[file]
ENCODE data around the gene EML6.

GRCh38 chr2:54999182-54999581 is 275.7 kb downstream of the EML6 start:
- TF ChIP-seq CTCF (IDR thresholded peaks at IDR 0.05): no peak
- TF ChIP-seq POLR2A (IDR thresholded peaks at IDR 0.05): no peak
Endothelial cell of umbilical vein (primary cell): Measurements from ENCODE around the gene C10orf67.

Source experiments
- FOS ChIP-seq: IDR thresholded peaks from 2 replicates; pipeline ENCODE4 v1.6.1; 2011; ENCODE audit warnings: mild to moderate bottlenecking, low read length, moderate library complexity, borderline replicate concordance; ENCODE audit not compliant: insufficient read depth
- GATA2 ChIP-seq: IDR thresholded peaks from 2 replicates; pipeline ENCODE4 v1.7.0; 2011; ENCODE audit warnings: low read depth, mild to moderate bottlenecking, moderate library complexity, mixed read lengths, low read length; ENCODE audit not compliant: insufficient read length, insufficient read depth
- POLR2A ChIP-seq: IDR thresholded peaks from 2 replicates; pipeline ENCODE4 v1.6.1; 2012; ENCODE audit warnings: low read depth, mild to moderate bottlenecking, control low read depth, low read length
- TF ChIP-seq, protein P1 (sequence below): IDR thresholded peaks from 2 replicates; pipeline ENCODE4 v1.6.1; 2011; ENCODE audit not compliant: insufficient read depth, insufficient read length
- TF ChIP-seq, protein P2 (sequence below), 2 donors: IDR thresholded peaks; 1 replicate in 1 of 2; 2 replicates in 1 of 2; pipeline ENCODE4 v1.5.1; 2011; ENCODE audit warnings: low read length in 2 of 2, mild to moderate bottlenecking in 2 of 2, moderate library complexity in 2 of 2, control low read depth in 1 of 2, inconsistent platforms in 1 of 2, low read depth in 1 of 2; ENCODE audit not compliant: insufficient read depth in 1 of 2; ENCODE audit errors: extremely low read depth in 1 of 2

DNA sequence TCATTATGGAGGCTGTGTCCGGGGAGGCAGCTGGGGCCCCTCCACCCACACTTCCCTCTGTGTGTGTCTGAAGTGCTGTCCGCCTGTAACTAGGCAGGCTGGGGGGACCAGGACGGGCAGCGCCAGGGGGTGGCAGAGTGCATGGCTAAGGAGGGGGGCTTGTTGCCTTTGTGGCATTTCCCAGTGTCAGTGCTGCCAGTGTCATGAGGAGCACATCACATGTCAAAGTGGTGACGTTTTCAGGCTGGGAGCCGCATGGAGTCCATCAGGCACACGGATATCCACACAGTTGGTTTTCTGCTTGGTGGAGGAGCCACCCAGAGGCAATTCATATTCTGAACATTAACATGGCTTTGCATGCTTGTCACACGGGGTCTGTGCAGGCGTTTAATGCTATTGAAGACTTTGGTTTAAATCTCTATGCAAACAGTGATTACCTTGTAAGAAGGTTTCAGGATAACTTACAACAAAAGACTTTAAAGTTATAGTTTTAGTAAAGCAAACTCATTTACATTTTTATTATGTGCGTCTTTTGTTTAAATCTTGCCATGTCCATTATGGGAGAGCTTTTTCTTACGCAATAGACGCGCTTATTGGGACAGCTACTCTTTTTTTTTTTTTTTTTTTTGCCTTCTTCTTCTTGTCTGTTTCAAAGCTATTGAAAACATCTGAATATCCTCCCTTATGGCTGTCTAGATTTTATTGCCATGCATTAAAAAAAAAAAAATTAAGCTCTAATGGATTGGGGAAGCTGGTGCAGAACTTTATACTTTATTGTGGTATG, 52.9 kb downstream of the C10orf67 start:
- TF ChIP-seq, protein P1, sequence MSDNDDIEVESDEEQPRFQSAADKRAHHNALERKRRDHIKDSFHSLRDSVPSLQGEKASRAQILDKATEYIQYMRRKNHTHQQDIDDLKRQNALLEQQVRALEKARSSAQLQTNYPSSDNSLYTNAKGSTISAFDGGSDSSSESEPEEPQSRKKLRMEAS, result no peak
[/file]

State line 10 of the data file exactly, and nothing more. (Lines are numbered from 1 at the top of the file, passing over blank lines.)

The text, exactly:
- TF ChIP-seq, protein P1 (sequence below): IDR thresholded peaks from 2 replicates; pipeline ENCODE4 v1.6.1; 2011; ENCODE audit not compliant: insufficient read depth, insufficient read length